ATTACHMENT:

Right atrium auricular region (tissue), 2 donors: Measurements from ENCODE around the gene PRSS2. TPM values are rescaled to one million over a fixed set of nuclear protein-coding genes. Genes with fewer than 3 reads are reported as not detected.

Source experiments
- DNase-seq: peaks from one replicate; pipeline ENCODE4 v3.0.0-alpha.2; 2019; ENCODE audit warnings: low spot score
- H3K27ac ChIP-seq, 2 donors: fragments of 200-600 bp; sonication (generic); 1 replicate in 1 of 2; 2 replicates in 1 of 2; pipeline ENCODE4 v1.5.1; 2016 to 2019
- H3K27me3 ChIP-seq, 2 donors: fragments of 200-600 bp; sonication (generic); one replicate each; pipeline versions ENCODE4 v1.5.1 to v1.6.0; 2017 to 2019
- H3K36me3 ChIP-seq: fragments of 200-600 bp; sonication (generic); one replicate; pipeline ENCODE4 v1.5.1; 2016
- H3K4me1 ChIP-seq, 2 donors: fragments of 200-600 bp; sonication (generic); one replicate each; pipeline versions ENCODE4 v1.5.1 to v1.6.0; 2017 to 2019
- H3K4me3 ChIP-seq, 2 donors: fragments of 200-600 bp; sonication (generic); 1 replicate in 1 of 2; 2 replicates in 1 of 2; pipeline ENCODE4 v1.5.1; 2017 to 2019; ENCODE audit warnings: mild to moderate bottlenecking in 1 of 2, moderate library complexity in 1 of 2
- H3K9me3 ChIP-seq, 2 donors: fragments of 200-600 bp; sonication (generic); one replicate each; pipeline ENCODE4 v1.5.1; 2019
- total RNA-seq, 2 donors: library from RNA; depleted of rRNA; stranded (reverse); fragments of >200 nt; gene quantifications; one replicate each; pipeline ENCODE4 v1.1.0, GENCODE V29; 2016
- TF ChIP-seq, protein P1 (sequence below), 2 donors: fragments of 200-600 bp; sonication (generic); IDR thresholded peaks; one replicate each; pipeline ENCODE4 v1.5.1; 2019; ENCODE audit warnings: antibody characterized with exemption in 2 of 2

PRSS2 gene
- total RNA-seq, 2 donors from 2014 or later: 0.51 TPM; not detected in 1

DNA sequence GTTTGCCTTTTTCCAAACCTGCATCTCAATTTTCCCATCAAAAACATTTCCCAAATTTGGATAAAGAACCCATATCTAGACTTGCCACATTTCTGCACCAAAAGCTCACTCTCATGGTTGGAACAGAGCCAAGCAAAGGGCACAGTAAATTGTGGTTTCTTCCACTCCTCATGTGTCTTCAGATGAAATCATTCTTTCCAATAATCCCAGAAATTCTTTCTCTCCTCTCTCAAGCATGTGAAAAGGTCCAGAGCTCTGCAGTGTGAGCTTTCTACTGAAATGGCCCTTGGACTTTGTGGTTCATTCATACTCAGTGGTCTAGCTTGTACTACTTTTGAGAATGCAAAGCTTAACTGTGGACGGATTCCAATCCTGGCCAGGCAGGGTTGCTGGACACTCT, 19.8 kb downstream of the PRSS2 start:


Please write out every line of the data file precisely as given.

Right atrium auricular region (tissue), 2 donors: Measurements from ENCODE around the gene PRSS2. TPM values are rescaled to one million over a fixed set of nuclear protein-coding genes. Genes with fewer than 3 reads are reported as not detected.

Source experiments
- DNase-seq: peaks from one replicate; pipeline ENCODE4 v3.0.0-alpha.2; 2019; ENCODE audit warnings: low spot score
- H3K27ac ChIP-seq, 2 donors: fragments of 200-600 bp; sonication (generic); 1 replicate in 1 of 2; 2 replicates in 1 of 2; pipeline ENCODE4 v1.5.1; 2016 to 2019
- H3K27me3 ChIP-seq, 2 donors: fragments of 200-600 bp; sonication (generic); one replicate each; pipeline versions ENCODE4 v1.5.1 to v1.6.0; 2017 to 2019
- H3K36me3 ChIP-seq: fragments of 200-600 bp; sonication (generic); one replicate; pipeline ENCODE4 v1.5.1; 2016
- H3K4me1 ChIP-seq, 2 donors: fragments of 200-600 bp; sonication (generic); one replicate each; pipeline versions ENCODE4 v1.5.1 to v1.6.0; 2017 to 2019
- H3K4me3 ChIP-seq, 2 donors: fragments of 200-600 bp; sonication (generic); 1 replicate in 1 of 2; 2 replicates in 1 of 2; pipeline ENCODE4 v1.5.1; 2017 to 2019; ENCODE audit warnings: mild to moderate bottlenecking in 1 of 2, moderate library complexity in 1 of 2
- H3K9me3 ChIP-seq, 2 donors: fragments of 200-600 bp; sonication (generic); one replicate each; pipeline ENCODE4 v1.5.1; 2019
- total RNA-seq, 2 donors: library from RNA; depleted of rRNA; stranded (reverse); fragments of >200 nt; gene quantifications; one replicate each; pipeline ENCODE4 v1.1.0, GENCODE V29; 2016
- TF ChIP-seq, protein P1 (sequence below), 2 donors: fragments of 200-600 bp; sonication (generic); IDR thresholded peaks; one replicate each; pipeline ENCODE4 v1.5.1; 2019; ENCODE audit warnings: antibody characterized with exemption in 2 of 2

PRSS2 gene
- total RNA-seq, 2 donors from 2014 or later: 0.51 TPM; not detected in 1

DNA sequence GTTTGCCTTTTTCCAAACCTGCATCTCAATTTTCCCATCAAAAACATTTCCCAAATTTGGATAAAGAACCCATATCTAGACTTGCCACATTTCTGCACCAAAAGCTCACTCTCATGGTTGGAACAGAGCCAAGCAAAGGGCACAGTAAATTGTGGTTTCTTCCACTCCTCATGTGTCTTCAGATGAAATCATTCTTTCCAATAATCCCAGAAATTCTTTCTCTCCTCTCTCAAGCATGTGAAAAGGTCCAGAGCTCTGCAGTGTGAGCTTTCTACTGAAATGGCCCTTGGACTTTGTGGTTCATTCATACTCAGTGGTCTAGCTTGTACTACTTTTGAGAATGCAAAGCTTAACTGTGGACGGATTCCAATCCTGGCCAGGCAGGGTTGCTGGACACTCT, 19.8 kb downstream of the PRSS2 start: